• She hasn’t yet reached the tired and burned-out-from-working-decades-of-long-hours stage where retirement is viewed as a respite and an opportunity to explore different aspects of yourself.
  • Her financial picture is dire—maybe she’s still paying off her Harvard MBA, has adult children living with her, is concerned about supporting her aging parents, or doesn’t have a pension and isn’t able to save enough to even begin thinking about a time when she could reduce her income.
  • She’s envious of those who can afford to retire.
  • She has older relatives who retired and spent their “golden years” living a life of leisure in a retirement community, with no apparent purpose or direction (in her eyes), and she knows this isn’t how she wants to spend her post-career years.
  • She has no friends or family who are retired and living purposeful, fulfilling lives—no role models.
  • Her perceptions are rooted in ageism (unconscious or deliberate). For some reason, she has a negative attitude toward older people, old age and the aging process, hence retirees.
  • She’s scared and afraid of getting older—and doesn’t want to be thought of in the same way that she thinks about older people.

No matter the reasons for her comments and how she chose to express them, my shock and anger have subsided, replaced with a vague sadness. Sadness for her and her limited perspective, sadness for us older retired folks who continue to be underestimated or, worse, dismissed, and sadness that has nothing to do with her comments directly but is a response to one more example of how divided (and divisive) our world has become.

How I responded 

You’re probably wondering how I responded to her. I held my own, but it was truly one of those conversations for which you create clever retorts two days later and wish for a do-over.

In the moment, I chose not to engage and debate with her—I was both a little too stunned by her vehemence—if not arrogance—and could also sense the rigidity of her position. I did say that I disagreed strongly with her take on retirement and that hers wasn’t the only definition of engagement and vitality. I told her that, based on my experience, millions of retired people would find her words offensive and that she was two decades away from understanding what life post-career was truly like. I said that I felt our views were so different that there was nothing more for us to discuss. And I quickly ended the conversation.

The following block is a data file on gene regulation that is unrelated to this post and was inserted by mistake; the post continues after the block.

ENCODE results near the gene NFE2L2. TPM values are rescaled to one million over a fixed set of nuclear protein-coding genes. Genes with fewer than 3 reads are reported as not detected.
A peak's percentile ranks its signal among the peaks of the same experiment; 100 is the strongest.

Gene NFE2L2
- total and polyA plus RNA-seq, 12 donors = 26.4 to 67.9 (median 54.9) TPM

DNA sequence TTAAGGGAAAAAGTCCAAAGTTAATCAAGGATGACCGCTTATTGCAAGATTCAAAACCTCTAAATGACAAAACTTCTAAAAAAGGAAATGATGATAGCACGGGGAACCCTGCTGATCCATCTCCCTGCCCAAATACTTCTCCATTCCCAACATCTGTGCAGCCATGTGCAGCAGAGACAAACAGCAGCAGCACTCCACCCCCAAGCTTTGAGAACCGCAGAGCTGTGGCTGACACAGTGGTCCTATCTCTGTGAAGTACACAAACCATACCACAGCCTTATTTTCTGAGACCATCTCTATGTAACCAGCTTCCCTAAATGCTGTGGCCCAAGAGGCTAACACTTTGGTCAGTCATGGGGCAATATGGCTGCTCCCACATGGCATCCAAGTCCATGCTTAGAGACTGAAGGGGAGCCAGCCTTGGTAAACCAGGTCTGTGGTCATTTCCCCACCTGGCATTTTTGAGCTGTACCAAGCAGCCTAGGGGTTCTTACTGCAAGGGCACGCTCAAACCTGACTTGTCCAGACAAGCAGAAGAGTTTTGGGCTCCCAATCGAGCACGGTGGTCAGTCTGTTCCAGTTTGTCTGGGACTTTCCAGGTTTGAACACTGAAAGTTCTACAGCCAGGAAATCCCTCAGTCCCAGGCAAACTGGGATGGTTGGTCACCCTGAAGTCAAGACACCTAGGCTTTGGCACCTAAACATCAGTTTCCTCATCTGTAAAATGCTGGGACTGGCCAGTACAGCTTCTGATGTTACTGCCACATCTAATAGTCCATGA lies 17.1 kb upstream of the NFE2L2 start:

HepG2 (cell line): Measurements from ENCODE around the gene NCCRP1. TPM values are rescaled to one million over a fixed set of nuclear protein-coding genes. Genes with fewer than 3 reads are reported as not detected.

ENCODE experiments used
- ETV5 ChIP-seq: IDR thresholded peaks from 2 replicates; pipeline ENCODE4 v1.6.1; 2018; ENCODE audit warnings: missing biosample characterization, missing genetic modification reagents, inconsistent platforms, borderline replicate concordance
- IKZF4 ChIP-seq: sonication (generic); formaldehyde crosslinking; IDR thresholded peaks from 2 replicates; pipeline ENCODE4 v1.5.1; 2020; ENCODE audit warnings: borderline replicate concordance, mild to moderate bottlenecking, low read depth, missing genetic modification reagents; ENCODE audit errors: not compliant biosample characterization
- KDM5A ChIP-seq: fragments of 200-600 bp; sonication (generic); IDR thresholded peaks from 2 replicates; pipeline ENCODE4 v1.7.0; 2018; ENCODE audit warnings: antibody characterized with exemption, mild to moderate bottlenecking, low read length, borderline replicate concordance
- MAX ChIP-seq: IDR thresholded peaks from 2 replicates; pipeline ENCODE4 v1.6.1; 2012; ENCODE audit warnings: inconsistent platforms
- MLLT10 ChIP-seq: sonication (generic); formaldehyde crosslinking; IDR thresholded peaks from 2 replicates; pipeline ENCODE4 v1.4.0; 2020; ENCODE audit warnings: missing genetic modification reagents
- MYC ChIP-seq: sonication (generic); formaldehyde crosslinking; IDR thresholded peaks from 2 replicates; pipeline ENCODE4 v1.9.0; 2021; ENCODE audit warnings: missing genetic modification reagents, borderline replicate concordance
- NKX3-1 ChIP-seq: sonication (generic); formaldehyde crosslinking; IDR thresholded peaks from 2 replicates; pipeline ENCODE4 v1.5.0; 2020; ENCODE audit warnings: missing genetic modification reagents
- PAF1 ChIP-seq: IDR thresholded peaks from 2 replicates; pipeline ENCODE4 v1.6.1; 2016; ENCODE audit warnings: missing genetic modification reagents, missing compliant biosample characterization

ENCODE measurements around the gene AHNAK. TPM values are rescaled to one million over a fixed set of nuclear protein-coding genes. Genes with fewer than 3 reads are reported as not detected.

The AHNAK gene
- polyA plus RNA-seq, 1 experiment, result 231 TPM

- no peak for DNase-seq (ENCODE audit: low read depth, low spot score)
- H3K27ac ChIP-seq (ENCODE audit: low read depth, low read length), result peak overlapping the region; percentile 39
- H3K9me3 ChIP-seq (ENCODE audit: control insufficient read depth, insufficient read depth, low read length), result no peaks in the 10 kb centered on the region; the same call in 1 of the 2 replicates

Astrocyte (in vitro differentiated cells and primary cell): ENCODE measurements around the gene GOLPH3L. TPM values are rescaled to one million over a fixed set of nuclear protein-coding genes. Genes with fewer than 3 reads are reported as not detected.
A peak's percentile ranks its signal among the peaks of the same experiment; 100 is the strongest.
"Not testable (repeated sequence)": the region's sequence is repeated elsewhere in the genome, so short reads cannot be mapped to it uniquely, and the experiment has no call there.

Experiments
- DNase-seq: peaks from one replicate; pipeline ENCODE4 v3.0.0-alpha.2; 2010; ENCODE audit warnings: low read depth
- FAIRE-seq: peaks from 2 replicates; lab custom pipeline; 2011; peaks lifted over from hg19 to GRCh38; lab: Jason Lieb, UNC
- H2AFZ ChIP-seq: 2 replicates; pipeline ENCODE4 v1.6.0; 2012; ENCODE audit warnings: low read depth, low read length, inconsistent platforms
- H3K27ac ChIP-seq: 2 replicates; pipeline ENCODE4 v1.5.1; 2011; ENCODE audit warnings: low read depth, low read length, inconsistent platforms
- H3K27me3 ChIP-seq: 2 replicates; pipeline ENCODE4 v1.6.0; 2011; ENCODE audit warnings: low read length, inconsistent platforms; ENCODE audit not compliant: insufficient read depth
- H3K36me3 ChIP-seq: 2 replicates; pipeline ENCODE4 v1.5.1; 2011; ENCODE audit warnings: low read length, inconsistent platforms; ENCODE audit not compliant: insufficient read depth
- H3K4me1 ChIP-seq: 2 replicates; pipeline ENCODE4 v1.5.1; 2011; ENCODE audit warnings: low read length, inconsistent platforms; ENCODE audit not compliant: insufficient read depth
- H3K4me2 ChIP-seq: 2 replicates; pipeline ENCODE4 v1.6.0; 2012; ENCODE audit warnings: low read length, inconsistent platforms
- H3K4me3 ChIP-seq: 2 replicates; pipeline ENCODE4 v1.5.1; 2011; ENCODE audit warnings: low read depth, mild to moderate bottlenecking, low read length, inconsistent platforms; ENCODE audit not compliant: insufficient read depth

But it does still bother me—not the conversation itself so much as her entrenched position. If I had the do-over, I would work on opening her mind—to the idea that each of us has the right to design our own retirement and not be judged. To see that engagement and vitality are personal and defined by what is meaningful to us, not by an outsider.

Now that I’ve vented, I can let the conversation go. I may never understand her, and I won’t deliberately cross paths with her again. But I do have a positive wish for her—that as she ages, she will soften and gain wisdom, tolerance and acceptance of others. And that she will be accepted and honored for exactly who she is in her older years.

What’s your take on this conversation? Please share.